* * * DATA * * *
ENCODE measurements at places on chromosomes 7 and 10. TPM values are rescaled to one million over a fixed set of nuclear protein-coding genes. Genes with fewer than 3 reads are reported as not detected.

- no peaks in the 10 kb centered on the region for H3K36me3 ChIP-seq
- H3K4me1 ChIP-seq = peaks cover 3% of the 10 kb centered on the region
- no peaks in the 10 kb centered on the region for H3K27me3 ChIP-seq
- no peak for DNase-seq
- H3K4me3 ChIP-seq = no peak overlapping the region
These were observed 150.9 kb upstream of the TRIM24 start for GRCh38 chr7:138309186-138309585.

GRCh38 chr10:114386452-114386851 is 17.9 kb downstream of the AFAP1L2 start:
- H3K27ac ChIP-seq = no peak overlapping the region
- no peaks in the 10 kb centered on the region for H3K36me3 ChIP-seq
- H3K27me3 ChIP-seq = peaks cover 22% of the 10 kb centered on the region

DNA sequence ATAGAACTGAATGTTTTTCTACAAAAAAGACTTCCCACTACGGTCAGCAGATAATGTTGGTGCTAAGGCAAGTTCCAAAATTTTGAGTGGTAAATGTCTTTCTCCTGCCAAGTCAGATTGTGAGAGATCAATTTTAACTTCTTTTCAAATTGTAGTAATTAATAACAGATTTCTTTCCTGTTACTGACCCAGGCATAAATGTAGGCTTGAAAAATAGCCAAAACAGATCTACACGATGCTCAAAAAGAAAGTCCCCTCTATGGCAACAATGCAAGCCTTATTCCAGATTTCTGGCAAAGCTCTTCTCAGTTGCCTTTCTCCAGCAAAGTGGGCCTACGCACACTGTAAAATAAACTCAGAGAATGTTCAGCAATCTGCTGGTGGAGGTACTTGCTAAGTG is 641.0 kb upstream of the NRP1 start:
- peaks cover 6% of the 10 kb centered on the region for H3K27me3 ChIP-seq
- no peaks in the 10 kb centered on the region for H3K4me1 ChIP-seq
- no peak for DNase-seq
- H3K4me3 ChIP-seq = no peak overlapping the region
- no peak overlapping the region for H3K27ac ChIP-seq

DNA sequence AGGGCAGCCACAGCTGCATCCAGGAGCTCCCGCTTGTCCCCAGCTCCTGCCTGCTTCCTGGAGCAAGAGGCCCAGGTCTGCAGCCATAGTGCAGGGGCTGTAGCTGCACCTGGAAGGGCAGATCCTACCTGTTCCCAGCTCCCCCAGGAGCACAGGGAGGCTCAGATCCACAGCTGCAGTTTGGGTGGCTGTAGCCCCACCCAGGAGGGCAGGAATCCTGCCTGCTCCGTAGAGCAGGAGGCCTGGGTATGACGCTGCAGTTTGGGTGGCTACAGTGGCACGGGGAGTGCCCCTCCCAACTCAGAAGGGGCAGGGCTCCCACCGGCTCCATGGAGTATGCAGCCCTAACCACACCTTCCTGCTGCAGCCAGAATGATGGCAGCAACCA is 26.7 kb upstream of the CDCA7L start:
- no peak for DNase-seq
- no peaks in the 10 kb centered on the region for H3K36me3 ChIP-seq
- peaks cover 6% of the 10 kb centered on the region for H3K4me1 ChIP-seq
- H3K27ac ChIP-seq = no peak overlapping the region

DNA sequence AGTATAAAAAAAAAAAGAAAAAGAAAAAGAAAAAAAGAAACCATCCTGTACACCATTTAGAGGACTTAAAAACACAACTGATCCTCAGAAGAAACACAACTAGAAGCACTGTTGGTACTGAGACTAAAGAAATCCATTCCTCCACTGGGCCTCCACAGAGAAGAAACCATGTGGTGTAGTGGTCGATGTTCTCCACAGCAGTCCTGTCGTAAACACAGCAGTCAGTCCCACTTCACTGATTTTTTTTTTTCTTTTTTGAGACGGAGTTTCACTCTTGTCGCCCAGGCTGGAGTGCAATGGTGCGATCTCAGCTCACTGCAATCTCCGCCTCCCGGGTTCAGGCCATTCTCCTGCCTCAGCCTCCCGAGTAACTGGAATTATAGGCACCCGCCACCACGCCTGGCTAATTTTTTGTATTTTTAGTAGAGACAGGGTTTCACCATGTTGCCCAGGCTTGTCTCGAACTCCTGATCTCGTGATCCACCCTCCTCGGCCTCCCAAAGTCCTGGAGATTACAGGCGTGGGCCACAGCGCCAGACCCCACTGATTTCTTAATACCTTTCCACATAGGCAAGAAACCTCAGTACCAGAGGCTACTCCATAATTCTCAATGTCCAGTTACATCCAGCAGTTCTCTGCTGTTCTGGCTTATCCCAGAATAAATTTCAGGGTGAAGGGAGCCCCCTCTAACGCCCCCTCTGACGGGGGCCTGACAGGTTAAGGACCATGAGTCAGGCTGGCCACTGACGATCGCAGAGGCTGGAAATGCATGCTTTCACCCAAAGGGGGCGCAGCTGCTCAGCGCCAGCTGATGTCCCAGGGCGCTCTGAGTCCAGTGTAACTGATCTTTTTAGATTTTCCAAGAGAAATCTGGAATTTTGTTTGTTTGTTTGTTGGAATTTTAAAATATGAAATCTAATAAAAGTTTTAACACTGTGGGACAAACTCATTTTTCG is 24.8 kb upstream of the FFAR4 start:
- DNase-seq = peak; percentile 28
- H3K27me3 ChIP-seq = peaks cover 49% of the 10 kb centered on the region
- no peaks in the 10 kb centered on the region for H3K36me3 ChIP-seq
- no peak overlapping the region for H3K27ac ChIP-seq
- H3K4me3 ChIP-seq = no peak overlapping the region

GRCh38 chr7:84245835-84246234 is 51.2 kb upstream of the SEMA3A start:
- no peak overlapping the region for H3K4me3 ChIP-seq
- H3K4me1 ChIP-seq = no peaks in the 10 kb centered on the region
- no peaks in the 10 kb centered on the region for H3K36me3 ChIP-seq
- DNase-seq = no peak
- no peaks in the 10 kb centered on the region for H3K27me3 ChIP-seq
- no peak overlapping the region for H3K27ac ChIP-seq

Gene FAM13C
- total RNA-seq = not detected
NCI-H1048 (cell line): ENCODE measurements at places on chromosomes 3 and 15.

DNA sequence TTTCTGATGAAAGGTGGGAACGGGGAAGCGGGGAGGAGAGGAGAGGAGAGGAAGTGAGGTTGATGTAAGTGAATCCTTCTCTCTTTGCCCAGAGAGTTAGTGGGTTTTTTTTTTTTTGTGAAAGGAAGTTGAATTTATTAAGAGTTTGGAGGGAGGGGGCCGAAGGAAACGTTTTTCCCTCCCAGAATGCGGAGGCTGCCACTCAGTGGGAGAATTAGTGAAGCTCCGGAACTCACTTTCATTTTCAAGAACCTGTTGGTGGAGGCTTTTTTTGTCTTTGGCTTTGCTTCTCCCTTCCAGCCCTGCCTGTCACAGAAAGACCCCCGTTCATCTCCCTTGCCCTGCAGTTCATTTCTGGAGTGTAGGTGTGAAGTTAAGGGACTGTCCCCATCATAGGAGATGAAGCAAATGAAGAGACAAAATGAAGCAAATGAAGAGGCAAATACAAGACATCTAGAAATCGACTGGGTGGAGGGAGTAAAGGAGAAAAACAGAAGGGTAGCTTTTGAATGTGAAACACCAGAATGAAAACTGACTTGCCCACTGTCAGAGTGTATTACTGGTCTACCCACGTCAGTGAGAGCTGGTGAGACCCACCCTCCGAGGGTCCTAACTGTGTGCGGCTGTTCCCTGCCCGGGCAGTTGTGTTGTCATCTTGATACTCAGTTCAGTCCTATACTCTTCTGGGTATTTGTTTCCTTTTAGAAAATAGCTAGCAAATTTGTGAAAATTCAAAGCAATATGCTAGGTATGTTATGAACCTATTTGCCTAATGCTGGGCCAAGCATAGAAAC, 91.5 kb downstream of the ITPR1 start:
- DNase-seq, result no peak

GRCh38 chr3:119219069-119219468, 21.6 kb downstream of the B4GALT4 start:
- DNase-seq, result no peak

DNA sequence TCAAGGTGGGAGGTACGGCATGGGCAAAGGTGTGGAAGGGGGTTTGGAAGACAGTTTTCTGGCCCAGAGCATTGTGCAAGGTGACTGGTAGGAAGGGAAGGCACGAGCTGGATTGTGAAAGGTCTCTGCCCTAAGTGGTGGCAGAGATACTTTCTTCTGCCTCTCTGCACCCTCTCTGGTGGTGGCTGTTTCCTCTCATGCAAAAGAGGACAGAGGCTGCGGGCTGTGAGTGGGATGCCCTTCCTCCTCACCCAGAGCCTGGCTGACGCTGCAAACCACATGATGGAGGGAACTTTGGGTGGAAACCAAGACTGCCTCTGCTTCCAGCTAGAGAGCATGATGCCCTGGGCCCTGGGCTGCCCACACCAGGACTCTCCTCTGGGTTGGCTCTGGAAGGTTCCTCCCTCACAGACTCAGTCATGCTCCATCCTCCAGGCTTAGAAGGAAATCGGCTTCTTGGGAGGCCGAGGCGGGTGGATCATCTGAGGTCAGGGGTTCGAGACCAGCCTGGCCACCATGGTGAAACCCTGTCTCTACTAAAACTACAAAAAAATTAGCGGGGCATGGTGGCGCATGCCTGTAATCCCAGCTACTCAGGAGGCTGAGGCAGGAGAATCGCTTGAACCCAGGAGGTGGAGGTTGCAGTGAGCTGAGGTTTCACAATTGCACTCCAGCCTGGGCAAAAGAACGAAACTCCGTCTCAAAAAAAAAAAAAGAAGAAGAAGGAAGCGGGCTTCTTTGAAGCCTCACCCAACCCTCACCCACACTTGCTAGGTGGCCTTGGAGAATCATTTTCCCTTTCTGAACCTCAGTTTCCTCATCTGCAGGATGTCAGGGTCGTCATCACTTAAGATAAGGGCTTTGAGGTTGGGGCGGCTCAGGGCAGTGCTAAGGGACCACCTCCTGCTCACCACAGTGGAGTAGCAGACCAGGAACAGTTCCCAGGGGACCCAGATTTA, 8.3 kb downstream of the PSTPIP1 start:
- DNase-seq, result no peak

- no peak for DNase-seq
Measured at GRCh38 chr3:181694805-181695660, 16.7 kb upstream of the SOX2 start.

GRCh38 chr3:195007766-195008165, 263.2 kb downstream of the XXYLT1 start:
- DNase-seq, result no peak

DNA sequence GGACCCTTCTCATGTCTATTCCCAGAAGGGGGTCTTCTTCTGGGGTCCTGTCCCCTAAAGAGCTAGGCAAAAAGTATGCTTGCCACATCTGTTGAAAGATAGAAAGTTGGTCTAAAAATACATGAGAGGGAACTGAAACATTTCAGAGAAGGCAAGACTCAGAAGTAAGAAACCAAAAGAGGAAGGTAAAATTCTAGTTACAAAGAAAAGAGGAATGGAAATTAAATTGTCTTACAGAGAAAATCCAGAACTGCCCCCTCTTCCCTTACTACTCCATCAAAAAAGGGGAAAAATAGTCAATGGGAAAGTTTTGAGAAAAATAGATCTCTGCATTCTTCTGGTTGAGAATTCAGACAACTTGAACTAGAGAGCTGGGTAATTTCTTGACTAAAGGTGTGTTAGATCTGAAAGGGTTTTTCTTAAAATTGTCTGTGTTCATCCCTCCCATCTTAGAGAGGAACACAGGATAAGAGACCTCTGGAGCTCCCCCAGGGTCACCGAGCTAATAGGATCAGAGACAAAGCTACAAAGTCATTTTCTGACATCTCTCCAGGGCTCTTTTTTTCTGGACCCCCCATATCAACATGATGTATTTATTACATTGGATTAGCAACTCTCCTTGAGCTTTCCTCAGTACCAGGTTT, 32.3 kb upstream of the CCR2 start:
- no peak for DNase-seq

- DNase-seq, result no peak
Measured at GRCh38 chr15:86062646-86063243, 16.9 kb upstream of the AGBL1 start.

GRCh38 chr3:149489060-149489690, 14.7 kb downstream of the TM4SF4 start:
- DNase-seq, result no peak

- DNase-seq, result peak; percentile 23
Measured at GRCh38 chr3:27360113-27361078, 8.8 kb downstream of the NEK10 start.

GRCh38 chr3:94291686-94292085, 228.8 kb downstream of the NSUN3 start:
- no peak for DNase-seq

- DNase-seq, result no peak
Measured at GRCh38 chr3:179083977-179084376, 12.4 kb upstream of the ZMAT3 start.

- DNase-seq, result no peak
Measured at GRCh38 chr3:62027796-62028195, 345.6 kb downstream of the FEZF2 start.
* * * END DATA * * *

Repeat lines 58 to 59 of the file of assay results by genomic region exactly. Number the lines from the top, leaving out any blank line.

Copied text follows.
- no peak for DNase-seq

- DNase-seq, result no peak